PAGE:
By Dr. Diana Howard of Dermalogica
Menopause is an incredibly complicated process that all women endure as they reach middle age. For some, symptoms appear to be a mere end to the monthly cycle. For others, it is a difficult process that can last for a few years and cause a variety of changes.
Menopause not only affects the internal body, it affects the skin as well. But before we look at menopause and the affect it has on skin, let’s discuss the changes to a woman’s hormones during menopause.
Hormonal changes and declines, as well as the slow down in ovarian activity (which includes the decrease in B-Estradiol levels), cause many of the changes we see associated with menopause. Hormones can cause hot flashes, which are intense feelings of warmth in the skin, particularly of the face, accompanied by profuse sweating. In addition, the adrenal glands and ovaries of post-menopausal women secrete increased androgens. These hormones, in the absence of estrogens, cause some menopausal symptoms such as voice deepening, enlargement of the clitoris and appearance of facial hair.
So what does this have to do with the skin? A lot. The hormonal changes that occur during and after menopause tend to change the skin’s physiology in new and different ways.
We know that the decline of B-Estradiol during menopause is one of the culprits in the accelerated aging of the skin. We also know that menopause is mostly caused by age-related changes in the ovaries, and the number of follicles remaining in the ovaries of menopausal women is significantly reduced. In addition, the follicles that remain become less sensitive to stimulation by pituitary hormones, even though their levels are elevated, resulting in fewer mature follicles and a reduction in the production of corpora lutea. This results in lowered estrogen and progesterone production, which in turn leads to changes in the skin.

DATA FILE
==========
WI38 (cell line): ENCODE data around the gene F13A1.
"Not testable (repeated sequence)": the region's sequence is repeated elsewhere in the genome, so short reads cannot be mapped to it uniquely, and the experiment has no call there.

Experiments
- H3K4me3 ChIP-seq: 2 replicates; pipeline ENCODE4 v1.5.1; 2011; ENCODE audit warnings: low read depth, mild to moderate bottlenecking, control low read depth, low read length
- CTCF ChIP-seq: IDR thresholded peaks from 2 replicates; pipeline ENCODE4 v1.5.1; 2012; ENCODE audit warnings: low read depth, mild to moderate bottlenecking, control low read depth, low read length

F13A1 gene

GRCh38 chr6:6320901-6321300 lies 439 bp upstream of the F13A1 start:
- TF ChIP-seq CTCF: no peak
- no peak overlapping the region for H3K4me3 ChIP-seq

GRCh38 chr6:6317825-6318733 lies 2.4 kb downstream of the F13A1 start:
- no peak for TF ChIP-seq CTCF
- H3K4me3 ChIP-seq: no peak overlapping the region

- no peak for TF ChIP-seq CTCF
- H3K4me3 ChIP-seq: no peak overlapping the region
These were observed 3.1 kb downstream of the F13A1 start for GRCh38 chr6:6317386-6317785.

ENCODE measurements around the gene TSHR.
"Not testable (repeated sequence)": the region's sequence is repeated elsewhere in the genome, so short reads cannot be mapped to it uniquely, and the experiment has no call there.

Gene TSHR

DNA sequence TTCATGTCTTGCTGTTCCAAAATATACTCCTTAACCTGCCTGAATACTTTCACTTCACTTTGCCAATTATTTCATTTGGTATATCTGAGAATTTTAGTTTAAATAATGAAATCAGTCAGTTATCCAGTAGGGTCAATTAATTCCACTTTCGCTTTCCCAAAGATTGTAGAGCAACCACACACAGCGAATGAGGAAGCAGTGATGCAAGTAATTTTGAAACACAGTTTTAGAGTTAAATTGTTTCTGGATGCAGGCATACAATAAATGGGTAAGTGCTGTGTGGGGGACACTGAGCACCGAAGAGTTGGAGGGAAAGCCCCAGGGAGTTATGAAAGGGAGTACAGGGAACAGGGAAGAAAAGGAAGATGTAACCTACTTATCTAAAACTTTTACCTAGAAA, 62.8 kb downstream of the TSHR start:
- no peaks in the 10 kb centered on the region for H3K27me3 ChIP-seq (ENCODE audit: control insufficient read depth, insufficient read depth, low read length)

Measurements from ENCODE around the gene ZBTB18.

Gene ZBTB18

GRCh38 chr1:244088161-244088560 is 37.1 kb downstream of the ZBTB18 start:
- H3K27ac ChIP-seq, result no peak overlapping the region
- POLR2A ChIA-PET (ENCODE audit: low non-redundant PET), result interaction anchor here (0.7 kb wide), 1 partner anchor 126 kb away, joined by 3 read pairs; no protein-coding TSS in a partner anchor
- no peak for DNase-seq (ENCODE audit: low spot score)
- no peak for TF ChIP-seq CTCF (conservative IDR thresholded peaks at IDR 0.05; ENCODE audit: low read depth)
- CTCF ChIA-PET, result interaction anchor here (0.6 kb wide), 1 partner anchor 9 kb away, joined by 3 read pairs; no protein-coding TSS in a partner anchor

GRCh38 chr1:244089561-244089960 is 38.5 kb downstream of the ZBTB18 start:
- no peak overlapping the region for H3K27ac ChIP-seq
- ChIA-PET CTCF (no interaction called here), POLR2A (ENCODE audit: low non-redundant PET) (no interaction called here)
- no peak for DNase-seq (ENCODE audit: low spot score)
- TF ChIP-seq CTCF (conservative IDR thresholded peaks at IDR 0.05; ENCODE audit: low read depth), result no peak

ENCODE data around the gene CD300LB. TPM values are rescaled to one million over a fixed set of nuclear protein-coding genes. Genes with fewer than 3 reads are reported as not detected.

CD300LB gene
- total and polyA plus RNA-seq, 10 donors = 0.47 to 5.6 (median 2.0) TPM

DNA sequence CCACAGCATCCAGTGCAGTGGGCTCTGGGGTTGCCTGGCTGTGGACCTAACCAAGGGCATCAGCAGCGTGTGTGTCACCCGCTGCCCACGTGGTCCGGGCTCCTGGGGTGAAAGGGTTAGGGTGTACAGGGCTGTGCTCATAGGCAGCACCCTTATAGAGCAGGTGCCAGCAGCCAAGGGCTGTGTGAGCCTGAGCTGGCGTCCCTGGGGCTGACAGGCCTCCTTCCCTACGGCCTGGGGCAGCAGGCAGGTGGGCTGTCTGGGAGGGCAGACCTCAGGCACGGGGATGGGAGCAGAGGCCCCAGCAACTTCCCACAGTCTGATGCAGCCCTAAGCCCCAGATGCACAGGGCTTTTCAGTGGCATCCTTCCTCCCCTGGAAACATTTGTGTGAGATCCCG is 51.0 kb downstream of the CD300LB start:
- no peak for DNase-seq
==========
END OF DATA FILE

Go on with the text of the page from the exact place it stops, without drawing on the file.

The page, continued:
During the reproductive years, B-Estradiol stimulates a more fluid sebaceous gland secretion (“anti-acne” effect). During menopause, as estrogen levels decrease, testosterone (produced by the adrenal glands) is no longer masked in the woman’s body. Testosterone reveals itself by stimulating sebaceous glands to secrete thicker sebum, giving the appearance of oily skin (and the tendency toward adult acne in some women).
Also due to the unmasking of testosterone, some women may develop facial hair, particularly in the chin area.
Estrogens stimulate fat deposits over the female body; as estrogen levels drop during menopause, fat deposits tend to become redistributed and often concentrated over the abdomen and/or on the thighs and buttocks. The result is a loss of supportive fat below the skin of the face, neck, hands and arms; this allows sagging wrinkles to appear, and the skin over these areas is less easily compressed, as it loses its mobility. Also, fat deposits are reduced in the breasts, resulting in loss of turgor, which causes the breasts to begin to sag and flatten.
Protein synthesis, particularly that of collagen and elastin, are partially controlled by estrogens. Thus, during menopause, the lowered estrogen levels result in less production and repair of collagen and elastin in the dermis of the skin. This lack of repair is particularly pronounced if the skin is exposed to ultra violet (UV) rays. UV rays are very destructive to collagen, and if we lose our repair mechanism, then we lose our skin’s resiliency. This results in elastosis.